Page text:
This course covers the knowledge domain for designing a management, monitoring, and business continuity strategy in Azure in preparation for the 70-534 certification exam. The course will cover managing resources with systems center, on-premises monitoring, cloud-based virtual machines and applications, patching strategies, business continuity and disaster recovery, as well as a discussion of automation tools.
Welcome back. In this lesson we're going to talk about patching strategies. This is going to be a quick lesson, though it's covered on the exam, so I want to make sure that we at least talk it.
I think it has happened to many of us you update a servers operating system and it breaks something in your application or some dependency of your application. After it happens just the once we start looking for ways to manage how we deploy patches. Microsoft has thought about this and created WSUS, which stands for Windows server update services. WSUS allows us as administrators to subscribe to categories of updates and then the registered clients can install any of the updates that we as administrators approve.
WSUS is going to work no matter where you choose to deploy it. You could have it On-Prem and manage servers both On-Prem or in the Cloud, or you could deploy in the Cloud and manage both On-Prem and Cloud instances. We won't be deep diving into WSUS, however, the take-away is that WSUS provides you with a patch management system that you can use for On-Prem and hybrid deployments and you can easily host it On-Prem or in the Cloud.
Under the same general topic of patch management we should talk about SCCM, which stands for system center configuration management. These days bring your own devices, or BYOD, is a reality of modern companies. People don't want to be constrained by having to use a company supplied device or devices when they have their own, and people want to use these devices to access the resources they need from anywhere. This is an IT and security nightmare, however, Microsoft has identified this and so we have the option to use SCCM to help us deal with this.
SCCM is a feature rich tool and it's going to allow administrators to push updates to apps, manage WiFi and VPN profiles, deal with compliance issues, provide end point detection, and much more. If you're new to SCCM I want you to check out the URL on the screen now. This is a short URL using Google's URL shortner, so it's going to be case sensitive. The URL is http://goo.gl/JDh53k.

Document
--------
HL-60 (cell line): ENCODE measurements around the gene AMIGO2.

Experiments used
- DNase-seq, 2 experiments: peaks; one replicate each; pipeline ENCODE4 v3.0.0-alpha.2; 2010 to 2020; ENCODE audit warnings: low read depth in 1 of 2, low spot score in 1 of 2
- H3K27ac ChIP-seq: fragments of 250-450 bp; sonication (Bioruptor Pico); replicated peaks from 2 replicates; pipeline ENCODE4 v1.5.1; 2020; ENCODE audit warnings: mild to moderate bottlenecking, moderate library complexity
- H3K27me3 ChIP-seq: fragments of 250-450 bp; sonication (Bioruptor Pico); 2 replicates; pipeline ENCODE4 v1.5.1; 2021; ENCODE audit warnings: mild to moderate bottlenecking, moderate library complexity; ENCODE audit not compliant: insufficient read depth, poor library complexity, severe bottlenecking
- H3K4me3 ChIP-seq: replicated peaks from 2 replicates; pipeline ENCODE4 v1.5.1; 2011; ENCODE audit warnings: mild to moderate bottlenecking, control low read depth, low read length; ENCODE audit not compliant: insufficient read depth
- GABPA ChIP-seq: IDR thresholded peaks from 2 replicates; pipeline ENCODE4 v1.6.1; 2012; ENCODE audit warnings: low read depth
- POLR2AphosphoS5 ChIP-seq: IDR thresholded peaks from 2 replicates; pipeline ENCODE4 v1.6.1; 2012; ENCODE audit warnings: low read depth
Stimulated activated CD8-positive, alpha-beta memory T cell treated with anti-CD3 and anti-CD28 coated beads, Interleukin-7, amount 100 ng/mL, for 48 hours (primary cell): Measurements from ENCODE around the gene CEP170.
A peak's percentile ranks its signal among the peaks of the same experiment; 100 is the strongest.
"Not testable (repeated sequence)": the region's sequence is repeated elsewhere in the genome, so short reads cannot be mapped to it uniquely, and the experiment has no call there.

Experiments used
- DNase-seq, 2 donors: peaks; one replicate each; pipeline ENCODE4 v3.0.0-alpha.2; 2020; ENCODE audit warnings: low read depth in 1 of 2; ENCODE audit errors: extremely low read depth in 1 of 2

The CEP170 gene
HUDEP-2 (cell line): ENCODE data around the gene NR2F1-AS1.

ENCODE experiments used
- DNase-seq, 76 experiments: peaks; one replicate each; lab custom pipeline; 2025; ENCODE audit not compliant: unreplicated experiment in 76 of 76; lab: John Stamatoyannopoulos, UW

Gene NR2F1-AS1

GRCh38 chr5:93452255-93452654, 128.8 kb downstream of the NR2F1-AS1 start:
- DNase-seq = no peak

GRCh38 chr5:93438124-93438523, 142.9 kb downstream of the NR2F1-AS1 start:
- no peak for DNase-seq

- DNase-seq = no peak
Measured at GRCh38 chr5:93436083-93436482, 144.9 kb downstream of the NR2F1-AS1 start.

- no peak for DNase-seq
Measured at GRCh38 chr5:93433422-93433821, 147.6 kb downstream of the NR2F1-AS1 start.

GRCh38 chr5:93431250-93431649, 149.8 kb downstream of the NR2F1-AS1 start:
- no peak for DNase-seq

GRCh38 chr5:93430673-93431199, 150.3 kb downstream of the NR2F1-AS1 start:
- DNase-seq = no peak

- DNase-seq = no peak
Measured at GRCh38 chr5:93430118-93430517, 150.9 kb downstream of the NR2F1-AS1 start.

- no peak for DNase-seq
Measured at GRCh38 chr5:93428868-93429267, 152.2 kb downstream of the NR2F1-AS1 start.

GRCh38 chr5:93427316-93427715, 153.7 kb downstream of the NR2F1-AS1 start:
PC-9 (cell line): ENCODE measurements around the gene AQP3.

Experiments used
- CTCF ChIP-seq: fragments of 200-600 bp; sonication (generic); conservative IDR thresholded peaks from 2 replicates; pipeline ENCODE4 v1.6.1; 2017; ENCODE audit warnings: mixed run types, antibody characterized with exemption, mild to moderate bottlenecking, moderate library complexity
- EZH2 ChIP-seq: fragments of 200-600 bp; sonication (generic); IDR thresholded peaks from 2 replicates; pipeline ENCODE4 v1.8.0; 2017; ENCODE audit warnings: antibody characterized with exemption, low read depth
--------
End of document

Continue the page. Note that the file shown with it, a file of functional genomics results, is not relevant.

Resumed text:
Okay, before we wrap up it's worth noting that WSUS and SCCM are great tools, however, they may not be exactly what you need. You may need to update things with a custom solution if these don't work for your scenario.
Now when implementing a custom solution I want you to think first about DSC, which is desired state configuration, and Azure Automation. Sometimes with engineers you mention the work custom and they start thinking in whatever programming language they're used to. So I want to make sure you're thinking about the tools that already exist that are going to help you out here.
Another consideration with custom solutions is going to be things like fault domains and update domains. Now I'm going to go these as an overview, however, since you're already preparing for the 70-534 exam you should be familiar with these. A fault domain is some single point of failure. A common example is going to be a server rack. If the power to that rack goes down then those servers are going to fail. So if you add your VMs to an avalability set they're going to be distributed across two fault domains and then five default update domains. So when you start up your VMs are going to be deployed into the next available fault domain alternating between the two, and as you add new servers the same thing is going to happen.
Now update domains are similar in concept, however, they're used for a different reason. Where fault domains are used for failures, update domains are used for whenever the server needs to be updated either by us or by Microsoft. Understanding both fault and update domains is essential for creating highly available systems on top of IaaS.
Okay in our next lesson we're going to be looking into the business continuity and disaster recovery capabilities of Azure. So if you're ready to keep going then let's get started.
About the Author
Ben Lambert is a software engineer and was previously the lead author for DevOps and Microsoft Azure training content at Cloud Academy. His courses and learning paths covered Cloud Ecosystem technologies such as DC/OS, configuration management tools, and containers. As a software engineer, Ben’s experience includes building highly available web and mobile apps. When he’s not building software, he’s hiking, camping, or creating video games.